Hundreds of dead fish appear at Radium Springs - WALB.com, Albany News, Weather, Sports

Hundreds of dead fish appear at Radium Springs

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The drought is killing hundreds of fish at Radium Springs. The creek that normally connects the springs to the Flint River is dry, and the level of the blue hole is so low, the fish don't have enough oxygen to survive. 

The natural spring is usually 24 feet deep. Levels have dropped at least four feet. The blue hole that's usually flowing with crystal clear water is still, and the creek has dried up pushing all the fish into one small area.

DNR Fisheries Supervisor, Rob Weller, says hundreds of fish have died including large mouth bass, blue gill and gar. Last week, Dougherty County Public works had to remove 200 fish.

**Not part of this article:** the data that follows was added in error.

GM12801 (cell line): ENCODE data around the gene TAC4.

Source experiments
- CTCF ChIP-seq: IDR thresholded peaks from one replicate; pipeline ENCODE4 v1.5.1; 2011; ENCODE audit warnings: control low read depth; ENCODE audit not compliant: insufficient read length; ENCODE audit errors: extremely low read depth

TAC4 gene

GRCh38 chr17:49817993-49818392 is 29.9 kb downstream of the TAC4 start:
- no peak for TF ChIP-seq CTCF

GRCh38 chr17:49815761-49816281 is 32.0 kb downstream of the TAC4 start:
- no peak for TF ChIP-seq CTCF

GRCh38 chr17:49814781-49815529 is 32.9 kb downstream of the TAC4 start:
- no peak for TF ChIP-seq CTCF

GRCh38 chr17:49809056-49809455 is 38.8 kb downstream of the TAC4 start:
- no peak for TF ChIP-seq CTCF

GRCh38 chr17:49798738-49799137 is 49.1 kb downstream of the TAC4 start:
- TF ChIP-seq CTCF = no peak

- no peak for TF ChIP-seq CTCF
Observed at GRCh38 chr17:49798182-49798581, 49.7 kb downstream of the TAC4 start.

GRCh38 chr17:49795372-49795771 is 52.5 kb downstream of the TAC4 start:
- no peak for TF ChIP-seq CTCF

Tom Barclay walked out to the springs last week to find the unpleasant surprise. He doesn't remember levels being this low since 2002.

"The smell was awful," said Barclay. "There were dead fish everywhere. It looked terrible."

Weller is worried too. DNR bought the spring to make it a refuge habitat for gulf striped bass which need springs to survive in the Flint River.

"It's sad the spring is low and has stopped flowing," said Weller. "It's not serving the ecological function it was serving prior to that. It was no longer a refuge for striped bass."

Officials and neighbors hope a steady rainfall will turn this still spring into the flowing blue hole it's meant to be.

Radium Springs is one of 15 major springs around Albany. DNR officials say,without rain, more of them could see the same problems as Radium.

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